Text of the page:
Invoice C-10 modification that will exempt social media content material from regulation voted down

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Conservative MP Rachael Harder argued the change would protect content posted by individuals from being classified according to its Canadian classification

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Anja Karadeglija

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06/01/20211 hour agoRead for 4 minutes 66 Comments Conservative MP Rachael Harder has argued that Bill C-10 in its current form is a violation of Charter rights. Conservative MP Rachael Harder has argued that Bill C-10 in its current form is a violation of Charter rights. Photo by Adrian Wyld / The Canadian Press

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Liberals, NDP and bloc MPs have rejected an attempt by the Conservatives to ensure that social media content is exempt from regulation in the controversial Broadcasting Act C-10.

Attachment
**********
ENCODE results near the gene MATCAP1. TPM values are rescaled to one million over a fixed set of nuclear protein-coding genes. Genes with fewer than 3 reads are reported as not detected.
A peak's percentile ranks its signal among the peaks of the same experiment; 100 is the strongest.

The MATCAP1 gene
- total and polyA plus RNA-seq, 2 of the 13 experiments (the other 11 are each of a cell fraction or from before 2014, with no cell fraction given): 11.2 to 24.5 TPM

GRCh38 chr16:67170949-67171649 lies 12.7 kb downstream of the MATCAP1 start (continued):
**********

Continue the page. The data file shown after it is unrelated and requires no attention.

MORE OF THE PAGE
Conservative MPs proposed the change, which would essentially have brought back a section of the bill that excluded social media content. That exception was lifted by the Heritage Committee in April, causing outrage among critics who said placing user-generated content under the authority of the Canadian Radio-Television and Telecommunications Commission was an attack on freedom of expression.

After a month of controversy on the issue, the committee halted its clause-by-clause review process to send the draft Charter Review Bill to the Minister of Justice and the Liberals set new limits on the CRTC’s powers over social Propose media, tries to reintroduce the social media exception.

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Conservative MP Rachael Harder said the change would ensure that when Canadians go online, “we have the freedom to explore based on our preferences as viewers rather than being dictated by a government-developed algorithm”. Harder argued that it would protect content posted by individuals from being “superseded or dumped” or from being classified according to its Canadian classification.

Following a change proposed by the Liberals, the current version of the bill states that the CRTC’s only power over social media content is to force platforms to implement post-findability – that is, to force platforms like YouTube , Canadian content recommended to users. Critics have said this is still a violation of freedom of expression, and Harder argued in committee Monday that it was a violation of charter rights.